Future of Cyber Security in India
If India’s encryption policy is to be effective, it must mandate higher standards and enhance trust
Alexander Spalding is a third-year student of Social Anthropology at the London School of Economics and Political Science. He spent his summer working with the Observer Research Foundation as a policy research intern with the think-tank’s cyber-security team in Delhi. While in India he also conducted ethnographic research on the way that former street children use the Delhi ‘street theatre’ scene as a therapeutic domain, and travelled extensively in Rajasthan and the Indian Punjab.
Societies across the world are experiencing unprecedented rates of digitisation. Indeed, more and more financial, social, and political activity is occurring in cyberspace everyday on account of the secure and reliable transactional platforms that are now available. In order to ensure that the digital ecosystem continues to function as a conducive tool for the advancement of favourable conditions in our changing world, the global effort to manage the evolution of cyberspace needs to take the integrity and protection of end-user data very seriously. This is why regardless of which digital jurisdiction an individual finds themselves in, encryption — on account of the complex legal and logistical technicalities that arise in relation to managing Governmental access to private data circulating in cyberspace — will always be an intensely controversial issue.
As part of its attempt to revolutionise the degree of engagement in the realm of Indian policymaking, the Observer Research Foundation organised a multistakeholder discussion on encryption in Delhi, bringing together representatives from the government, civil society, industry and trade associations, as well as global internet companies. The consultation sought to generate a comprehensive dialogue on the future of encryption India, in the hope that future engagements would prove to be more inclusive of the different actors who play a fundamental role in the management of India’s contemporary digital ecosystem. The need to revolutionise the nature of Indian policymaking debates (particularly in relation to cybersecurity) became apparent after the first National Encryption Policy (henceforth ‘NEP’) had to be swiftly withdrawn by the Government in September 2015 on account of how much fierce backlash the policy faced from leading civil society and industry representatives.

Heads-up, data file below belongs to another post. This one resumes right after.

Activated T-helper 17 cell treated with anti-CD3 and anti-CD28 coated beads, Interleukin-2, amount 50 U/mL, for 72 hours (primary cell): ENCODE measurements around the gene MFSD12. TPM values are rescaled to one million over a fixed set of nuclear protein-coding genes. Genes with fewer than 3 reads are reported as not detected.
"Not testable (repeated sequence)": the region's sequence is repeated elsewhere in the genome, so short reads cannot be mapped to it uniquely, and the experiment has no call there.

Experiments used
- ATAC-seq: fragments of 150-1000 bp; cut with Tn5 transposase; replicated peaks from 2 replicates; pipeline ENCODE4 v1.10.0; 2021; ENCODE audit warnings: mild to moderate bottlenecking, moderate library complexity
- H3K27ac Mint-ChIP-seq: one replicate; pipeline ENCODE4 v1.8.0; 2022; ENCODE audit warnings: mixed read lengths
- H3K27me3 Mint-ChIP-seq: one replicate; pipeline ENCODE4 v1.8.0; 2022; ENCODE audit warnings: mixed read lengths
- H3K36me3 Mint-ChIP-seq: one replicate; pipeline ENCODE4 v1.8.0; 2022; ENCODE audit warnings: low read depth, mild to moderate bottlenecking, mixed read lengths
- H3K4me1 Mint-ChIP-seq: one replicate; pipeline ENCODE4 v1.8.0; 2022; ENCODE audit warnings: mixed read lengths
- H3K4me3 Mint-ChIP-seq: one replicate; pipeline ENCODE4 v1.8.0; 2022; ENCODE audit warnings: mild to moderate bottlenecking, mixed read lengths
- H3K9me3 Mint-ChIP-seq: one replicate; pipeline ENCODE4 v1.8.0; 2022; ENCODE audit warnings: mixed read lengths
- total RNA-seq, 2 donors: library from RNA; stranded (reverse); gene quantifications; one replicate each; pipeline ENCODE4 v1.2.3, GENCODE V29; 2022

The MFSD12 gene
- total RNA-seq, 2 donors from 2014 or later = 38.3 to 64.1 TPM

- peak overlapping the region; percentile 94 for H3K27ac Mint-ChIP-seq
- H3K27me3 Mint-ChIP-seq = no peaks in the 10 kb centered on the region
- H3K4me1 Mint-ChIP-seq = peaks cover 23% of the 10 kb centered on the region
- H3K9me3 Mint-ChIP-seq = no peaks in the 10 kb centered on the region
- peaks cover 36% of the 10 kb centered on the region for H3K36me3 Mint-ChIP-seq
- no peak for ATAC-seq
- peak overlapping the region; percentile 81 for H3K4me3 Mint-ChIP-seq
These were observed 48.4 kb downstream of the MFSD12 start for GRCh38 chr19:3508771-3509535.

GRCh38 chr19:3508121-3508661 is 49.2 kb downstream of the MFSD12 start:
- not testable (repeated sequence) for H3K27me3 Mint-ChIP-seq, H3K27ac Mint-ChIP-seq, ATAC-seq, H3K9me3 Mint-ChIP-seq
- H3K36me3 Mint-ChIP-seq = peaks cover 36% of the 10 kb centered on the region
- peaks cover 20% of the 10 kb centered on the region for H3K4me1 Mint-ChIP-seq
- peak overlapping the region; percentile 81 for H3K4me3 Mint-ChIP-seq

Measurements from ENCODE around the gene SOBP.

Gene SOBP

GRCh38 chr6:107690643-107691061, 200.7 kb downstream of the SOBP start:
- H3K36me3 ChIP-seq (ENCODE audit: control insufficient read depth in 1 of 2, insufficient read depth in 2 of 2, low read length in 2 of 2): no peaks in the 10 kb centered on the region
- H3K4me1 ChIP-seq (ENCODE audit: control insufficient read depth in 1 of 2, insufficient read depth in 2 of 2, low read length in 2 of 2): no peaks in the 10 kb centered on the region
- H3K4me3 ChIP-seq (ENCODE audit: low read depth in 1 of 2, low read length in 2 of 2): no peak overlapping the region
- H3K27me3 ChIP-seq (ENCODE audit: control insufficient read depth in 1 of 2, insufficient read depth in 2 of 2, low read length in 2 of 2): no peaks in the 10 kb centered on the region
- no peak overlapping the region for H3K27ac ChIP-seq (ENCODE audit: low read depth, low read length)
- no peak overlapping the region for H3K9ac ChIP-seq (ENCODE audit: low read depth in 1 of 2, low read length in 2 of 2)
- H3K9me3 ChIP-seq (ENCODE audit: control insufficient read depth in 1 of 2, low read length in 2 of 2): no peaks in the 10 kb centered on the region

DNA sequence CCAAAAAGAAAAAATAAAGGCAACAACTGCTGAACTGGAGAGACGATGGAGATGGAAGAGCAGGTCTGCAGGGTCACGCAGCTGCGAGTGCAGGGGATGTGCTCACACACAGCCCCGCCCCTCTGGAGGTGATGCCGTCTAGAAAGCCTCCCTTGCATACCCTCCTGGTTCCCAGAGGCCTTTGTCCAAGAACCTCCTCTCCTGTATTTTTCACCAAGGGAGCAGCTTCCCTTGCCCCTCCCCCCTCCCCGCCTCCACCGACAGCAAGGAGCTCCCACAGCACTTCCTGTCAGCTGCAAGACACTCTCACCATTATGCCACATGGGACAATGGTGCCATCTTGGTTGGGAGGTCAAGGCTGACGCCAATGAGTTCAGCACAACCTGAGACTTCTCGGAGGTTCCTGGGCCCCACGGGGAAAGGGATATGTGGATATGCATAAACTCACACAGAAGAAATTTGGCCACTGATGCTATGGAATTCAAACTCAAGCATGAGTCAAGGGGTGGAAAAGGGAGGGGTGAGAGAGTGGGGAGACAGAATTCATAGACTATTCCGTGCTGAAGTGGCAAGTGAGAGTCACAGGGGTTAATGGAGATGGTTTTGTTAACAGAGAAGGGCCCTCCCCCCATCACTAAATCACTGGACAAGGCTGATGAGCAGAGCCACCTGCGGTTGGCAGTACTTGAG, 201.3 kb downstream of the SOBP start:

The now-withdrawn initial NEP was composed of two essential parts. Firstly, it stipulated the generation of a hybrid licensing regime requiring suppliers of encryption technologies and platforms providing encrypted communication channels to deposit their decryption keys with the Indian communications regulators. This also meant that every encryption vendor or service provider operating within the Union off India was expected to provide the Government with working copies of the software and hardware that said vendor or service has used for encrypting communications. Secondly, the NEP also required for the storage of encrypted messages in plaintext form for 90 days in the event that law enforcement personnel would require access to the contents of said messages during criminal investigations. What was therefore being proposed was a hybrid model combining elements of both key escrows as well as backdoors to encrypted devices that drew heavily from both the US Communications Assistance for Law Enforcement Act and the British Regulation of Investigatory Powers Act.